Electrophysiological correlates of visual backward masking in the schizophrenia continuum

In visual backward masking (VBM), a target is followed by a mask. Over the past decade, a VBM task, called the Shine-Through paradigm (ST), has been shown to be a very sensitive endophenotype of schizophrenia. In the present thesis, the electrophysiological correlates (EEG) of this endophenotype are investigated. Patients with schizophrenia show strongly reduced amplitudes of the Global Field Power (GFP, standard deviation across all electrodes of the EEG) 200 ms after target onset. Here, I show, first, that patients with first episode psychosis also have masking deficits and that the associated EEG amplitudes are between those of controls and patients with schizophrenia. In detail, when the task is challenging the neural correlates are similar to patients with schizophrenia and when the task is easy the neural correlates are similar to controls. This result suggests that patients with first episode psychosis are in an intermediate state where the disease is not fully developed yet. In addition, the neural signature is stable over at least one year meaning that the fully developed deficits must occur over durations longer than one year. Second, I show that healthy participants with high schizotypal traits, in particular scoring high in the cognitive disorganization dimension, also have GFP amplitude reductions 200 ms after target onset compared to participants with low schizotypal traits. Quantitatively, the difference between high and low scoring participants is much smaller than between patients and controls. Nonetheless, the result shows that deficits are qualitatively similar along the schizophrenia continuum even in a non-clinical population. Third, patients with 22q11 deletions syndrome, who also suffer from psychosis in 30% of the cases, do not show masking deficits. Deficits were expected but potentially because of high co-morbidity with other disorders, I did not find the same neural signature. Fourth, patients with major depressive disorder are not impaired in the ST, however, their neural correlates are lower compared to controls, though not as low as schizophrenia patients. This is surprising given the good behavioral performance. Despite the GFP reduction, the neural signature of depressive patients differs from the one of schizophrenia patients. They do not show the amplitude increment as a function of task difficulty seen in controls, siblings of patients with schizophrenia, and patients with schizophrenia. Finally, I describe preliminary results from on-going studies on healthy aging, autism and bipolarity. The objective is to make all populations fit in a unified framework.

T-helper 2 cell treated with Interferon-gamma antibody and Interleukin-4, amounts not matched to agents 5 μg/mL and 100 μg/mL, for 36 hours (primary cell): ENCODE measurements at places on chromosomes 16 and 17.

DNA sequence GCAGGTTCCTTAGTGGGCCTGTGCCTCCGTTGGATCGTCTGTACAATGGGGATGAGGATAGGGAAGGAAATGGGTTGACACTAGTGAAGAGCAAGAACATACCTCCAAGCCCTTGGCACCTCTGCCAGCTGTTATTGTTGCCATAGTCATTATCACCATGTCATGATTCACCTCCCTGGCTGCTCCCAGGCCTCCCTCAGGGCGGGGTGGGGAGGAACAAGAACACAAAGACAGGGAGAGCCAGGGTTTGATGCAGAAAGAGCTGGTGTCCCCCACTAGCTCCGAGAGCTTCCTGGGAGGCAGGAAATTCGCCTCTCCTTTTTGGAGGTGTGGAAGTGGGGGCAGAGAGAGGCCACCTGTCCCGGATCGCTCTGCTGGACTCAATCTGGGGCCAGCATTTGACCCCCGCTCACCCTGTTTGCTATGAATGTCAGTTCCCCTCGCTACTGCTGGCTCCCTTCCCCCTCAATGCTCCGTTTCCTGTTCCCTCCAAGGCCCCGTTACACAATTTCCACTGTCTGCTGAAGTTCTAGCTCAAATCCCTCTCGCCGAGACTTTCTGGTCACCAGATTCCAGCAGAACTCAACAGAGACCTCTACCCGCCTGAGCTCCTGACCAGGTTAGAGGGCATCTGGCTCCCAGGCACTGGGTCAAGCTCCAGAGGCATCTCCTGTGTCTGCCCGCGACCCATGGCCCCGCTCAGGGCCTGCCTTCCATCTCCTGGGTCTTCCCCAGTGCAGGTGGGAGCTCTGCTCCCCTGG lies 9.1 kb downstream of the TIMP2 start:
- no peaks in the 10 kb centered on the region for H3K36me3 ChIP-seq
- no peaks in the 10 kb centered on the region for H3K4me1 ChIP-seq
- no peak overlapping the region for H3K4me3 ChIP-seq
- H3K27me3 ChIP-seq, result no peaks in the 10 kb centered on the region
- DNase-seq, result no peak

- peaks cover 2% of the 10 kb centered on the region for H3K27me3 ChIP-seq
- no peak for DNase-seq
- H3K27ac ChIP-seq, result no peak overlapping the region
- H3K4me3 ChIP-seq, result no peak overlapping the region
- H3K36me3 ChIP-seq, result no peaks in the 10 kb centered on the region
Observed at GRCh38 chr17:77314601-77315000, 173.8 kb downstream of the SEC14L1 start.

Herzog, Michael
Lausanne, EPFL

Note: The status of this file is: EPFL only

 Record created 2019-04-15, last modified 2019-10-04

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